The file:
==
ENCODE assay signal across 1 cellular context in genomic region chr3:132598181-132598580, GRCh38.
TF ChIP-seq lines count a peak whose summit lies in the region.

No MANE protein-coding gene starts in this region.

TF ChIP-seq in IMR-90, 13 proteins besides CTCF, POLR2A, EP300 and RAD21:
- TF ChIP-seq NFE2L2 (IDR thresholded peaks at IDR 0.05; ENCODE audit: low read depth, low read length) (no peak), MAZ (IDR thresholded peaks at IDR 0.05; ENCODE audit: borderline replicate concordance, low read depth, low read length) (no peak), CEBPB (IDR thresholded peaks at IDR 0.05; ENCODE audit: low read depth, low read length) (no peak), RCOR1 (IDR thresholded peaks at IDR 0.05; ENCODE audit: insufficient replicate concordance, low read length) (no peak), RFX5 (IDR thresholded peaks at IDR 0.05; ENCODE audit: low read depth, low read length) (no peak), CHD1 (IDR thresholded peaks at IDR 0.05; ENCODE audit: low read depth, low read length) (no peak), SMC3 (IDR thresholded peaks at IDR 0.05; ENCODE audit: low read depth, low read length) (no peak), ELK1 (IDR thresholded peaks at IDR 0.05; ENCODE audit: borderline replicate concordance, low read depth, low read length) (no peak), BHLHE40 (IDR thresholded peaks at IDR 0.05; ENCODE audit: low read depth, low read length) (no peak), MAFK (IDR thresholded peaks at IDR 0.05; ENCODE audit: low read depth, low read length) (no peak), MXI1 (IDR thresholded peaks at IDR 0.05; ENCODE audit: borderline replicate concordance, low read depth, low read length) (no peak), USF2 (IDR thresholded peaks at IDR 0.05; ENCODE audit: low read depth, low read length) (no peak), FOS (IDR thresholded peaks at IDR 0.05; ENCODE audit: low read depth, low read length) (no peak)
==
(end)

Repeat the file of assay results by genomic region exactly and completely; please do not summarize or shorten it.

ENCODE assay signal across 1 cellular context in genomic region chr3:132598181-132598580, GRCh38.
TF ChIP-seq lines count a peak whose summit lies in the region.

No MANE protein-coding gene starts in this region.

TF ChIP-seq in IMR-90, 13 proteins besides CTCF, POLR2A, EP300 and RAD21:
- TF ChIP-seq NFE2L2 (IDR thresholded peaks at IDR 0.05; ENCODE audit: low read depth, low read length) (no peak), MAZ (IDR thresholded peaks at IDR 0.05; ENCODE audit: borderline replicate concordance, low read depth, low read length) (no peak), CEBPB (IDR thresholded peaks at IDR 0.05; ENCODE audit: low read depth, low read length) (no peak), RCOR1 (IDR thresholded peaks at IDR 0.05; ENCODE audit: insufficient replicate concordance, low read length) (no peak), RFX5 (IDR thresholded peaks at IDR 0.05; ENCODE audit: low read depth, low read length) (no peak), CHD1 (IDR thresholded peaks at IDR 0.05; ENCODE audit: low read depth, low read length) (no peak), SMC3 (IDR thresholded peaks at IDR 0.05; ENCODE audit: low read depth, low read length) (no peak), ELK1 (IDR thresholded peaks at IDR 0.05; ENCODE audit: borderline replicate concordance, low read depth, low read length) (no peak), BHLHE40 (IDR thresholded peaks at IDR 0.05; ENCODE audit: low read depth, low read length) (no peak), MAFK (IDR thresholded peaks at IDR 0.05; ENCODE audit: low read depth, low read length) (no peak), MXI1 (IDR thresholded peaks at IDR 0.05; ENCODE audit: borderline replicate concordance, low read depth, low read length) (no peak), USF2 (IDR thresholded peaks at IDR 0.05; ENCODE audit: low read depth, low read length) (no peak), FOS (IDR thresholded peaks at IDR 0.05; ENCODE audit: low read depth, low read length) (no peak)